Tag Archives: pencil

Another peek into my glamorous life (last year)!

26 Mar

Ugh, I hate it when I close an entry with, “See you [very specific date of next update]!” and then completely miss that update. Sorry about that, guys! I promise I missed it for a good reason (that may or may not have included some epic fort-building). I had a super-long post about the evolution of one of my characters planned for tonight, but I spent too much time looking through old sketchbooks for images of her and then scanning them. Now it’s 5:30 in the morning and I’m pretty tired, so I’m going to continue working on that post for Monday and just give you guys a little comic to read right now:

A week of ups and downs

This is a diary comic I drew last year for our drawing class with Steve Bissette. It is also a completely true story! Not shown is how I then proceeded to lose the same copy card (as well as several other important cards, like my CCS student ID and passcard) whilst visiting friends in Santa Cruz, went to visit my old boss at Stevenson College, and found out that a stranger had found them all and–aided by the UCSC student ID amongst the lost items–turned them in to one of the school offices for me to pick up. I live a charmed life, y’all.

Given the images in my last update, you may recognize Paul Swartz as my partner in crime up there. He’s also going to be my tablemate at the Paint & Pixel Festival in Northampton, MA! The show is on April 16th, and it runs from 10 am to 5 pm. It has a fantastic exhibitor list and wonderfully low admission prices–just $4 for adults and $2 for children. CCS will also have its own table, staffed by a delightful assortment of our classmates. If you’re in the area, please come check it out! Either way, you should check out the cool site that they’ve got set up. They have bios and a small gallery of work for almost every exhibitor (including yours truly) that’s definitely worth a look!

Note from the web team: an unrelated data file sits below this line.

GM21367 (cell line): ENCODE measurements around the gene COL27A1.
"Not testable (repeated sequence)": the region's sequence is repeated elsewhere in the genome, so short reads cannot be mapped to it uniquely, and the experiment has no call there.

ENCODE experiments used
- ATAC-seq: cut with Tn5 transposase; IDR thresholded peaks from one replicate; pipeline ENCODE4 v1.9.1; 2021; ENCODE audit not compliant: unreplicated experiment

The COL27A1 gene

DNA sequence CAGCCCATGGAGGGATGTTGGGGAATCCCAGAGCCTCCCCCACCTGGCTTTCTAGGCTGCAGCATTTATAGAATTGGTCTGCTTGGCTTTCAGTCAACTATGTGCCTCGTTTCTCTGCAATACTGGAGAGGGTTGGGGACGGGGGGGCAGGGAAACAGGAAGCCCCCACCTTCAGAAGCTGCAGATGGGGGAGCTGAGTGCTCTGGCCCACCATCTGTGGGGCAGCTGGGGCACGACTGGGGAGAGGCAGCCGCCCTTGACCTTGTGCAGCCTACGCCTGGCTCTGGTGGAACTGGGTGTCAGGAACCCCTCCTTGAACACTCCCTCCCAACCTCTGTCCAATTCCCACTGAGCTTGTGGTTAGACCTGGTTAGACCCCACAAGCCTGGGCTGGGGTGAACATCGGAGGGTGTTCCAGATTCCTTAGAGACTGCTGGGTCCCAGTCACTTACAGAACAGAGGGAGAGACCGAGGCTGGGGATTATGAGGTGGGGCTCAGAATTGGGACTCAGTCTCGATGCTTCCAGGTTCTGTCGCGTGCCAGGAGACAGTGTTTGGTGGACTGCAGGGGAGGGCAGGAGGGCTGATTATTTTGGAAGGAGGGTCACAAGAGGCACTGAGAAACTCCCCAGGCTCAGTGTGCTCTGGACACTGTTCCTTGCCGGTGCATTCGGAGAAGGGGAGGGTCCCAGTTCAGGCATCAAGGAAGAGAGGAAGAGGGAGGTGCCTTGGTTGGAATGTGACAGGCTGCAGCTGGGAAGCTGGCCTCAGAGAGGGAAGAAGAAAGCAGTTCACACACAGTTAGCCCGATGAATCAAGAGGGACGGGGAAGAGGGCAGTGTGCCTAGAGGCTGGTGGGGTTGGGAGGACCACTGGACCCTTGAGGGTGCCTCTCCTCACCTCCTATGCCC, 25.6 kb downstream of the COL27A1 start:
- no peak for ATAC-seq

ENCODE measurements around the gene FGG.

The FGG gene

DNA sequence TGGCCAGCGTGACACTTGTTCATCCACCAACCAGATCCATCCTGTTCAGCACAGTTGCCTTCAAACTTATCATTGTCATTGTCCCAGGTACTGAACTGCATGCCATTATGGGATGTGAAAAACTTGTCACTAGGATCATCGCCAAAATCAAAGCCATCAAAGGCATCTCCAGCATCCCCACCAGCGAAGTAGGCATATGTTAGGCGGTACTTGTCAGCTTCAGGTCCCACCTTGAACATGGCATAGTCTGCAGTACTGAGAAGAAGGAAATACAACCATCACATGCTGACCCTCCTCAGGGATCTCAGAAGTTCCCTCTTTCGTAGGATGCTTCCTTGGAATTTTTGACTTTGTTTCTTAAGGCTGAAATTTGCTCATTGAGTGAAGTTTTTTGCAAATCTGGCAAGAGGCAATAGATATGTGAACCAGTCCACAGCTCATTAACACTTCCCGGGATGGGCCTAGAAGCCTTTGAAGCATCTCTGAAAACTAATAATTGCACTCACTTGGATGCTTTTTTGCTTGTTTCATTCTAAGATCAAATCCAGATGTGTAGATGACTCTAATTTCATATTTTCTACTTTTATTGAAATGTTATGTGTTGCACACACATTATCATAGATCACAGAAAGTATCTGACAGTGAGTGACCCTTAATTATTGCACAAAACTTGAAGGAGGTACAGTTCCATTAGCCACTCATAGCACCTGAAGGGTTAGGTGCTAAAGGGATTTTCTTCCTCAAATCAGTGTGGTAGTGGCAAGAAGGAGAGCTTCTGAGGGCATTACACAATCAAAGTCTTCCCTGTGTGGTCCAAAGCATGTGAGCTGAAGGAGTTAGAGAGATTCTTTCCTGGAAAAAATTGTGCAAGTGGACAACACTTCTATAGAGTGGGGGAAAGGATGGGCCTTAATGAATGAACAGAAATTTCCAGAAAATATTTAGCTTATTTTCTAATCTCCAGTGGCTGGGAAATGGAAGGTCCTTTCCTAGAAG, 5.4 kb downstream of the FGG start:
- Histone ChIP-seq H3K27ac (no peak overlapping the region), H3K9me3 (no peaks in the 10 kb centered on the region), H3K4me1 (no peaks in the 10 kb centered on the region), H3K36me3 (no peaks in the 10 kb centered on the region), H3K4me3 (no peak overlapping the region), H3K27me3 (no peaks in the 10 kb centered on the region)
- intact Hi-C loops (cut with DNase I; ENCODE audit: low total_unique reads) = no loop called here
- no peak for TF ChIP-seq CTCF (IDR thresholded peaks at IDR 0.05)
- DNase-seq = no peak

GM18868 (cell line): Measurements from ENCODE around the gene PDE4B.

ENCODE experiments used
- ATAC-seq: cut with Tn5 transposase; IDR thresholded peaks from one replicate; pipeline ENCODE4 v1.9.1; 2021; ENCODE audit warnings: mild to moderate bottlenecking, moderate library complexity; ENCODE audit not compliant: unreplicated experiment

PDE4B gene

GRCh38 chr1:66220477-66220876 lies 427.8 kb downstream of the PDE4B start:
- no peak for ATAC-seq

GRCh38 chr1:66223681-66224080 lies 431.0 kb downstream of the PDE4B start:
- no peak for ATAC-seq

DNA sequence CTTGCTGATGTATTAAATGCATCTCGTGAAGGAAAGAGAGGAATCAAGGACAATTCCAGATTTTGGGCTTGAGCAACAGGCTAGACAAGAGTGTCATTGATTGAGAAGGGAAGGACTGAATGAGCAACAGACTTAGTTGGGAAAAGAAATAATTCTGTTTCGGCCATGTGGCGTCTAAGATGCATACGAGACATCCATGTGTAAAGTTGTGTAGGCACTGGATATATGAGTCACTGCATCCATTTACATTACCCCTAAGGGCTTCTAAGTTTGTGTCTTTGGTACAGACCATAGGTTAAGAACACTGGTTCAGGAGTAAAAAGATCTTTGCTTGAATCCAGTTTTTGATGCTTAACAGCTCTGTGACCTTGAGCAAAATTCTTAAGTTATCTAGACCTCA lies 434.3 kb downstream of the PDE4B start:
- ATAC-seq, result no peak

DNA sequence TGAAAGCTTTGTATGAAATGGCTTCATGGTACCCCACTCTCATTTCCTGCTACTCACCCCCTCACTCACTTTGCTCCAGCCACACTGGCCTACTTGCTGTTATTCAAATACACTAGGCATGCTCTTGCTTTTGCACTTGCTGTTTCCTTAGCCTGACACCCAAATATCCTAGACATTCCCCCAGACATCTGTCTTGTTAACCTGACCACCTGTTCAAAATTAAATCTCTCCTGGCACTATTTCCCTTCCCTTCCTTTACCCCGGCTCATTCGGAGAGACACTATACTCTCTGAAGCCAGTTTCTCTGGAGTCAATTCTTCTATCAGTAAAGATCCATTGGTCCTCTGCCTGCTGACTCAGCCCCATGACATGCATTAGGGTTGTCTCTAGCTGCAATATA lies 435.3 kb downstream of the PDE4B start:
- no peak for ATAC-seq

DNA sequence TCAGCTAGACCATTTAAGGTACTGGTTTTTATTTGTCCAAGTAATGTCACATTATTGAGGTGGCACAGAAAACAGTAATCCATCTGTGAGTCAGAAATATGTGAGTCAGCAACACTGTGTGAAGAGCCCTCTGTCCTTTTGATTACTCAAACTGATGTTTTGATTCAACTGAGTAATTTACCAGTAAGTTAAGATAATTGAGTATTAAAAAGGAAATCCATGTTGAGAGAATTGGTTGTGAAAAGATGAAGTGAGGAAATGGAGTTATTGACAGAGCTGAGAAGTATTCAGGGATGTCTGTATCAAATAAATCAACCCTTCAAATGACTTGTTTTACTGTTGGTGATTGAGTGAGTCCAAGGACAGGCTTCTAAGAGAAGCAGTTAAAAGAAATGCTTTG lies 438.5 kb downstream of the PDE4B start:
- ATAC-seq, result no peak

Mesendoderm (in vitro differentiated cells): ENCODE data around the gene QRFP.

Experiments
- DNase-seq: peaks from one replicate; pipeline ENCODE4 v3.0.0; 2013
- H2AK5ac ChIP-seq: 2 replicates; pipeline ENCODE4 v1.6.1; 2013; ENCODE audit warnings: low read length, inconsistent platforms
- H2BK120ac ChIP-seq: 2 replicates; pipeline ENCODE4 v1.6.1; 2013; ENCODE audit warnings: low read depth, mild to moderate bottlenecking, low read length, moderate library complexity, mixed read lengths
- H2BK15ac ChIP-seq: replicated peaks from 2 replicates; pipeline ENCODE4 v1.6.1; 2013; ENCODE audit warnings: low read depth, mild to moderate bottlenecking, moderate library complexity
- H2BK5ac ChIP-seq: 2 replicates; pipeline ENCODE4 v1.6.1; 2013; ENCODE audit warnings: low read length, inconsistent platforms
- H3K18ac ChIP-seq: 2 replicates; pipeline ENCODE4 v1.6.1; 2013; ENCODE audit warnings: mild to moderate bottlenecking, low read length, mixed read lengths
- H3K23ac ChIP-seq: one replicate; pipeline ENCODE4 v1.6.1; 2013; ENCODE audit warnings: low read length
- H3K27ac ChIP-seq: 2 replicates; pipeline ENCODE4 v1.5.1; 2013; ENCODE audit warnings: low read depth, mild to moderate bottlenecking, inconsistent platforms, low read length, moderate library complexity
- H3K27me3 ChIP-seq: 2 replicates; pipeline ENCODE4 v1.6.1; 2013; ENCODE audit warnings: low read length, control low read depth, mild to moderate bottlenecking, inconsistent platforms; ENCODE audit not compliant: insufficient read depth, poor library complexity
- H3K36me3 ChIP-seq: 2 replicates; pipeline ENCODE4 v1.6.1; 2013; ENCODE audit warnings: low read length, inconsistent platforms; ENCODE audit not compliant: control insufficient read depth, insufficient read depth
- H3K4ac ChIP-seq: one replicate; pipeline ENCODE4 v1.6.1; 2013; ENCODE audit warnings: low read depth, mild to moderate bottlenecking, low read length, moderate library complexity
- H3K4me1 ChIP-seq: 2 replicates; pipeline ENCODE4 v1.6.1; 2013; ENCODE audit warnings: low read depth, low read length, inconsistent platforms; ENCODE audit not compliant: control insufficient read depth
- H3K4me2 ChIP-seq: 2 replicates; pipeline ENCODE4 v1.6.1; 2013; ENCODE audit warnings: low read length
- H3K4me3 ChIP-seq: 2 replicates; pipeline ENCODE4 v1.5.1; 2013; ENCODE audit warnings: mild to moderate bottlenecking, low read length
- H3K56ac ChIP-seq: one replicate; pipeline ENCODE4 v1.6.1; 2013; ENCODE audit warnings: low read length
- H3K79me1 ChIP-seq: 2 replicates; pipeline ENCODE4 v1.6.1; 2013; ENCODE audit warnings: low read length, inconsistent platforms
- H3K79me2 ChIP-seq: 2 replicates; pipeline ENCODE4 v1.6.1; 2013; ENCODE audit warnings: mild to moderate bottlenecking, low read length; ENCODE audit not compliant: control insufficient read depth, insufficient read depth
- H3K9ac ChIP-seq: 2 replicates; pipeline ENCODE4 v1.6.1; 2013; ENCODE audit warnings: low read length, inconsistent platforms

Speaking of spaces I’m going to be invading soon, I have some more exciting news: I’m going to be teaching two week-long comics workshops this summer at the Vault Gallery in Springfield, VT! There’ll be one workshop for students 10 and up and another for students 13 or 14 and up. I am so overwhelmingly excited for this, you guys! I love comics, and I love teaching, and this is just turning out to be a beautiful Venn diagram of those two things. I’m working on the logo now, so I’ll post that (along with some more details) soon. Please spread the word, especially if you know someone who’d like to attend!

All right, I think I’m going to toddle off to bed now. I’ll see you the next time I update! (See how I learn from my past mistakes?)

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Another blast from my (artistic) past!

10 Mar

I had originally meant to post about last week’s visiting artist talk, but something really exciting happened today! Lori D., a Portland animator/zinester/skateboarder, came to give us an impromptu talk about her work! Here she is:

Lori D

Lori is a super-talented animator who draws really cute characters doing excellent things. Her work often features mustaches, missing front teeth, cool abstractions, and a lot of mischievous body language. She’s animated stuff for Yo Gabba Gabba, you guys, and that is awesome. She showed us some of her illustration work and some of her animations, which all share the same bright colors and lighthearted attitude. Her gouache paintings are really great, and I like her style a lot.